Full court press for National Women’s History Museum

Full court press for National Women’s History Museum

By James Cullum (Photo/James Cullum)

American history has been largely written and defined by men, but that’s only a part of the story. After 21 years of advocacy, the National Women’s History Museum is still looking for a home in Washington, D.C., and nine of those years have been spent trying to drum up support in Congress from the museum nonprofit organization’s small office on South Whiting Street in Alexandria’s West End.

Museum president Joan Wages said she never thought it would take so long for her dream to come true.

“The National Museum of African American History and Culture was in the works for 100 years. The Holocaust Museum took about 25 years from beginning until the ribbon cutting. It takes a long time,” Wages said. “But women are definitely missing from most of the museums on the National Mall. The American History Museum has a few exhibits, like the first lady’s dresses, but — you know — we’re more than a dress.”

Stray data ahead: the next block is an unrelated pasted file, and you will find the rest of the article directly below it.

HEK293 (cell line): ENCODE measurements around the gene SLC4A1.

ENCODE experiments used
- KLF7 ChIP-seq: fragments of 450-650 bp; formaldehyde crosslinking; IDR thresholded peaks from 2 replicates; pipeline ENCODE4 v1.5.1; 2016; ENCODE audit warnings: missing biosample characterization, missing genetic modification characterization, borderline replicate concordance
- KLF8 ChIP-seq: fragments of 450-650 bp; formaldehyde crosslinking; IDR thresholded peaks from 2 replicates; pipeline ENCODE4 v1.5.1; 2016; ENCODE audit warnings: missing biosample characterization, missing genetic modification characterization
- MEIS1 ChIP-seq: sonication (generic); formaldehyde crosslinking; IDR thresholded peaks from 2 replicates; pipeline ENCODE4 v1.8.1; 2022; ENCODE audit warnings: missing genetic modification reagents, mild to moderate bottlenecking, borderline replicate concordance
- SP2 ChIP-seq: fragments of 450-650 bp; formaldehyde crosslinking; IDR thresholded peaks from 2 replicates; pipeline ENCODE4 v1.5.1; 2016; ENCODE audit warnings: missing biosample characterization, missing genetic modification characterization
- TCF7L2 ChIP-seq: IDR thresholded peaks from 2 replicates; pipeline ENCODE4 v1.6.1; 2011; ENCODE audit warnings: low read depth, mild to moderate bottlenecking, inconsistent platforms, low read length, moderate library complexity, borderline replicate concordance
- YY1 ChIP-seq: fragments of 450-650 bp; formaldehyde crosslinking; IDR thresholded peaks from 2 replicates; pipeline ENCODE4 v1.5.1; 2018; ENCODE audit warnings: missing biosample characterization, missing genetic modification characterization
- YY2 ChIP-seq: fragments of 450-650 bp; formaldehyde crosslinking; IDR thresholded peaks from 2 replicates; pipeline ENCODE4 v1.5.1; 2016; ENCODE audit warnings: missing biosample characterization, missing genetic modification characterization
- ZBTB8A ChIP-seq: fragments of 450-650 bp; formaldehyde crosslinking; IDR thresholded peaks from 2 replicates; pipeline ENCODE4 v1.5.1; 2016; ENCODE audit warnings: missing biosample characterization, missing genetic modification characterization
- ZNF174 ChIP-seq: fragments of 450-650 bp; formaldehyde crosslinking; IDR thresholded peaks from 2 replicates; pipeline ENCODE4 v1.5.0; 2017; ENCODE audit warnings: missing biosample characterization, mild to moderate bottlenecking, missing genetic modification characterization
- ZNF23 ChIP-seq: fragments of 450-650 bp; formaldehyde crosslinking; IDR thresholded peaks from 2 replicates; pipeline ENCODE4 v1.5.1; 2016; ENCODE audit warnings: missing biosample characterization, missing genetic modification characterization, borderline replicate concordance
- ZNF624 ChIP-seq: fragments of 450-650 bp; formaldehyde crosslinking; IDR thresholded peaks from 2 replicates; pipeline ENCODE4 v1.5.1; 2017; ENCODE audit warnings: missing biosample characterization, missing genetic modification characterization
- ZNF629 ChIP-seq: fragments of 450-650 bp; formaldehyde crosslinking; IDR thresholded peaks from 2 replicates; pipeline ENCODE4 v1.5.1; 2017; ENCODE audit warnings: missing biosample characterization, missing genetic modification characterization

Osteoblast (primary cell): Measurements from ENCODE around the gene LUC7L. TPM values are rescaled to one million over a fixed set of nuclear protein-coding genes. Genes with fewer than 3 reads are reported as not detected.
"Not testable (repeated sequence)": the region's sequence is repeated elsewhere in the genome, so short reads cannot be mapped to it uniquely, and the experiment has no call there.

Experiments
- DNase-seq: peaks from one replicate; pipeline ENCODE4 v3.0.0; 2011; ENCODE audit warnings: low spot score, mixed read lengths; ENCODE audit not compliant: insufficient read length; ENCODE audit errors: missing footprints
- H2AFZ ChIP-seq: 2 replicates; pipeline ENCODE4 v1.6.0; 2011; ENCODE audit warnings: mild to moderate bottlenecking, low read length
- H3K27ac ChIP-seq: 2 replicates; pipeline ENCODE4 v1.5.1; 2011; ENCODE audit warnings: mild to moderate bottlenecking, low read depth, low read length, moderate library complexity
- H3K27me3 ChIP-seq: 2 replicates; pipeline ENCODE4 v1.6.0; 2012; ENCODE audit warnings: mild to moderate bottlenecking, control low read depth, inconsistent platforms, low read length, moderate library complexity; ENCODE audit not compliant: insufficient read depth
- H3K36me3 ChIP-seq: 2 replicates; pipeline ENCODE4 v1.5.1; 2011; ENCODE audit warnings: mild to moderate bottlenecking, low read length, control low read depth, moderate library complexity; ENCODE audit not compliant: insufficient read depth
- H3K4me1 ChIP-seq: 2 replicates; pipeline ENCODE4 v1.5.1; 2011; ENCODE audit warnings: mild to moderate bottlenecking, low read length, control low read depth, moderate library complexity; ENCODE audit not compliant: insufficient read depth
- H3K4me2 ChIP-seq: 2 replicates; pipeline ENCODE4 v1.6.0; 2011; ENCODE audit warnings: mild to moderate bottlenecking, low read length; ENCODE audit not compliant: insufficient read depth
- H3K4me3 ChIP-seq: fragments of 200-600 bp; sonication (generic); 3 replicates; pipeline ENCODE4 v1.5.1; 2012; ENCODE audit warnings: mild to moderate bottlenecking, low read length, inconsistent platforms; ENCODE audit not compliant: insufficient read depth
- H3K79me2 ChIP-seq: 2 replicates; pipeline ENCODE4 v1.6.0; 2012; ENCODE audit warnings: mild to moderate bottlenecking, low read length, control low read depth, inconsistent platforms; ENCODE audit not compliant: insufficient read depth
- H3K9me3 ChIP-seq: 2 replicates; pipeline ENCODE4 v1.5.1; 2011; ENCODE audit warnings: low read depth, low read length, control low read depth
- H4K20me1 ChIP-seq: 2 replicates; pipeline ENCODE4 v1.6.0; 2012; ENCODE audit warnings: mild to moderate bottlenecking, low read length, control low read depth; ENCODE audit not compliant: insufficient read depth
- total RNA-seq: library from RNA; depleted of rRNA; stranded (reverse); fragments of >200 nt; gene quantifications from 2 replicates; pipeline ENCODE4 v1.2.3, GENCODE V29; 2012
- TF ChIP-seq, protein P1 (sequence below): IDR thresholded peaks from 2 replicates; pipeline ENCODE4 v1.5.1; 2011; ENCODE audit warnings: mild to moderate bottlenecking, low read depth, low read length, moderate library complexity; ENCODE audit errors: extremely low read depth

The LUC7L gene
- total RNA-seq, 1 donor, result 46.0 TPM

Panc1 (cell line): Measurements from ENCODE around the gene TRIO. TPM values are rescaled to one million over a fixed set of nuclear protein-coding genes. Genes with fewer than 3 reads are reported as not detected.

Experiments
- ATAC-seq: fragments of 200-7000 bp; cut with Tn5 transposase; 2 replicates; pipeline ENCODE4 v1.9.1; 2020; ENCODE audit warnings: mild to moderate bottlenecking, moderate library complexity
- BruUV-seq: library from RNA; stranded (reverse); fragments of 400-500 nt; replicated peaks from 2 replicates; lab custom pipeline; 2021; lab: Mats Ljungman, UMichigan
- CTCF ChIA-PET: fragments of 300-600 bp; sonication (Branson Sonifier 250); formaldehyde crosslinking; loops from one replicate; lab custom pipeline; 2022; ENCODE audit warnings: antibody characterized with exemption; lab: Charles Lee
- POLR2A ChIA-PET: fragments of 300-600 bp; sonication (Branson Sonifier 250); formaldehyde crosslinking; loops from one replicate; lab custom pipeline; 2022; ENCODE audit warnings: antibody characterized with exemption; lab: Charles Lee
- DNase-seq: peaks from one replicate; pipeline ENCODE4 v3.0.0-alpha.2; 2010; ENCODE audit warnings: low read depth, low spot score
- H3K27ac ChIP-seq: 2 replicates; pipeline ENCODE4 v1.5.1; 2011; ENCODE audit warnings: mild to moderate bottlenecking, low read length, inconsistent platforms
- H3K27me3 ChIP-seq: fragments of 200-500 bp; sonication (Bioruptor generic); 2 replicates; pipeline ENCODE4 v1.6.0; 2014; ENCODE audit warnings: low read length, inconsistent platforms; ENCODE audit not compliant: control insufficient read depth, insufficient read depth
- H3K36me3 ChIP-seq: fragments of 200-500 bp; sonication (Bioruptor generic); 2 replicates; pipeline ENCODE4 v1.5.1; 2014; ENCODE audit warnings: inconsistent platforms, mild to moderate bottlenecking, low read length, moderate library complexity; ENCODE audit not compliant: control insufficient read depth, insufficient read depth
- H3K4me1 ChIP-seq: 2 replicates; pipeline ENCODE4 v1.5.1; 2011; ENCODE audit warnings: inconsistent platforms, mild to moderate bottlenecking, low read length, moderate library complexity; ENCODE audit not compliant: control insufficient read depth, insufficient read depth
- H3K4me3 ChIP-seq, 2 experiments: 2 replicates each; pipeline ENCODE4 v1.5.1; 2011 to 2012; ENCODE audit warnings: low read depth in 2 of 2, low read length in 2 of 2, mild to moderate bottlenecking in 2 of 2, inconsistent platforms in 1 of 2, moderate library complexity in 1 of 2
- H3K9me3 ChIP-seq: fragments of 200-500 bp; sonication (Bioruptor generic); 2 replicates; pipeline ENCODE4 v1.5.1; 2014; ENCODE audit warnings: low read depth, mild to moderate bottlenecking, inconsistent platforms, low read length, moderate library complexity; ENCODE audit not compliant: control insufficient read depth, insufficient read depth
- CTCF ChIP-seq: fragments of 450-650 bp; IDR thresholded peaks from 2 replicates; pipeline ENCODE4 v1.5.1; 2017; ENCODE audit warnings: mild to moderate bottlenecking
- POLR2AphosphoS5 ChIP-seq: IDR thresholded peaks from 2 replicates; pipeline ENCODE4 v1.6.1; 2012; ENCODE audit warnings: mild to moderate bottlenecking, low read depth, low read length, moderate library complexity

The museum effort has toned down its celebrity endorsements in recent years, including support from actress Meryl Streep, who was at one time its national spokeswoman and recently has been publicly criticized by President Donald Trump.

“We want to come off as bipartisan, which can be difficult with celebrity endorsements,” Wages said. “We’ve got a Republican House, a Republican Senate and a Republican White House, and there are some celebrity names that simply will not help us.”

Trump’s election last November came at a pivotal moment in American women’s history, as he defeated Hillary Clinton, the first-ever female presidential candidate. And Trump’s campaign manager was Kellyanne Conway, the first woman to ever manage a presidential campaign and win. Wages did not participate in the Women’s March on Washington on the day after Trump’s inauguration, although members of her staff attended, she said.